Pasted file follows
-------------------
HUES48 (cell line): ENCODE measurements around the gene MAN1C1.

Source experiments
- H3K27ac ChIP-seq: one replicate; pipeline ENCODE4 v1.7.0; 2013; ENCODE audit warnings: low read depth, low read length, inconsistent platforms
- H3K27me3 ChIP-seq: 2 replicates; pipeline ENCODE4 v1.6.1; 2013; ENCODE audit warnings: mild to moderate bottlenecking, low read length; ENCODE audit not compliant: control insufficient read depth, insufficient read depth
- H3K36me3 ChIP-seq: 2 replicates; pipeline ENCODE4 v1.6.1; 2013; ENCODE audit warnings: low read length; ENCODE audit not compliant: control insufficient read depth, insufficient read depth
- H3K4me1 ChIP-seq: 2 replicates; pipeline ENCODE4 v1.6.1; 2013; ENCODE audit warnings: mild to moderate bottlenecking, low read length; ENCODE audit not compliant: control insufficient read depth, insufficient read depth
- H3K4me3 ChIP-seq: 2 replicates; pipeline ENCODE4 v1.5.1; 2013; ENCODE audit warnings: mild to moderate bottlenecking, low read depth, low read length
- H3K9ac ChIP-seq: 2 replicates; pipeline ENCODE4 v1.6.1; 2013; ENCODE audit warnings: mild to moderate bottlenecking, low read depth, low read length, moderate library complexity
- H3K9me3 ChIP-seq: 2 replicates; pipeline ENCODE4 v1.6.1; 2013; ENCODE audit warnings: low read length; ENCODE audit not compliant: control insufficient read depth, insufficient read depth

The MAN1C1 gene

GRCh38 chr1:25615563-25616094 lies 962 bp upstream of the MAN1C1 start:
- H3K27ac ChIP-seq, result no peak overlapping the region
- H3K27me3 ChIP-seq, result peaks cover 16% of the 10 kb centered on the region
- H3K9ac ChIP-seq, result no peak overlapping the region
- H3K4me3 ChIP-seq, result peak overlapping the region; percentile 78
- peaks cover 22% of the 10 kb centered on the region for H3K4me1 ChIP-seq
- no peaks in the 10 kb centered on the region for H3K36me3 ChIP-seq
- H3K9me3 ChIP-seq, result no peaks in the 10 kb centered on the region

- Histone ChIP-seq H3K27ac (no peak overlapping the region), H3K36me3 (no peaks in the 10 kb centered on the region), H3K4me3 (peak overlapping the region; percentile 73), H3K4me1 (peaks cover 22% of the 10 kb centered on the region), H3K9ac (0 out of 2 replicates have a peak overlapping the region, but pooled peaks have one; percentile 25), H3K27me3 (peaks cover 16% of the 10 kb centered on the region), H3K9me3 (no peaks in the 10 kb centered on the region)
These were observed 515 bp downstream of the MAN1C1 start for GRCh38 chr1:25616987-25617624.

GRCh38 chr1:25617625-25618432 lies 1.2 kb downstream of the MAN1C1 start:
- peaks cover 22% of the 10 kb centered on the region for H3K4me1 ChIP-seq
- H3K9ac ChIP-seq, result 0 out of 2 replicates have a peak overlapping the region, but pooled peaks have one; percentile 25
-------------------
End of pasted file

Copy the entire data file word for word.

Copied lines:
HUES48 (cell line): ENCODE measurements around the gene MAN1C1.

Source experiments
- H3K27ac ChIP-seq: one replicate; pipeline ENCODE4 v1.7.0; 2013; ENCODE audit warnings: low read depth, low read length, inconsistent platforms
- H3K27me3 ChIP-seq: 2 replicates; pipeline ENCODE4 v1.6.1; 2013; ENCODE audit warnings: mild to moderate bottlenecking, low read length; ENCODE audit not compliant: control insufficient read depth, insufficient read depth
- H3K36me3 ChIP-seq: 2 replicates; pipeline ENCODE4 v1.6.1; 2013; ENCODE audit warnings: low read length; ENCODE audit not compliant: control insufficient read depth, insufficient read depth
- H3K4me1 ChIP-seq: 2 replicates; pipeline ENCODE4 v1.6.1; 2013; ENCODE audit warnings: mild to moderate bottlenecking, low read length; ENCODE audit not compliant: control insufficient read depth, insufficient read depth
- H3K4me3 ChIP-seq: 2 replicates; pipeline ENCODE4 v1.5.1; 2013; ENCODE audit warnings: mild to moderate bottlenecking, low read depth, low read length
- H3K9ac ChIP-seq: 2 replicates; pipeline ENCODE4 v1.6.1; 2013; ENCODE audit warnings: mild to moderate bottlenecking, low read depth, low read length, moderate library complexity
- H3K9me3 ChIP-seq: 2 replicates; pipeline ENCODE4 v1.6.1; 2013; ENCODE audit warnings: low read length; ENCODE audit not compliant: control insufficient read depth, insufficient read depth

The MAN1C1 gene

GRCh38 chr1:25615563-25616094 lies 962 bp upstream of the MAN1C1 start:
- H3K27ac ChIP-seq, result no peak overlapping the region
- H3K27me3 ChIP-seq, result peaks cover 16% of the 10 kb centered on the region
- H3K9ac ChIP-seq, result no peak overlapping the region
- H3K4me3 ChIP-seq, result peak overlapping the region; percentile 78
- peaks cover 22% of the 10 kb centered on the region for H3K4me1 ChIP-seq
- no peaks in the 10 kb centered on the region for H3K36me3 ChIP-seq
- H3K9me3 ChIP-seq, result no peaks in the 10 kb centered on the region

- Histone ChIP-seq H3K27ac (no peak overlapping the region), H3K36me3 (no peaks in the 10 kb centered on the region), H3K4me3 (peak overlapping the region; percentile 73), H3K4me1 (peaks cover 22% of the 10 kb centered on the region), H3K9ac (0 out of 2 replicates have a peak overlapping the region, but pooled peaks have one; percentile 25), H3K27me3 (peaks cover 16% of the 10 kb centered on the region), H3K9me3 (no peaks in the 10 kb centered on the region)
These were observed 515 bp downstream of the MAN1C1 start for GRCh38 chr1:25616987-25617624.

GRCh38 chr1:25617625-25618432 lies 1.2 kb downstream of the MAN1C1 start:
- peaks cover 22% of the 10 kb centered on the region for H3K4me1 ChIP-seq
- H3K9ac ChIP-seq, result 0 out of 2 replicates have a peak overlapping the region, but pooled peaks have one; percentile 25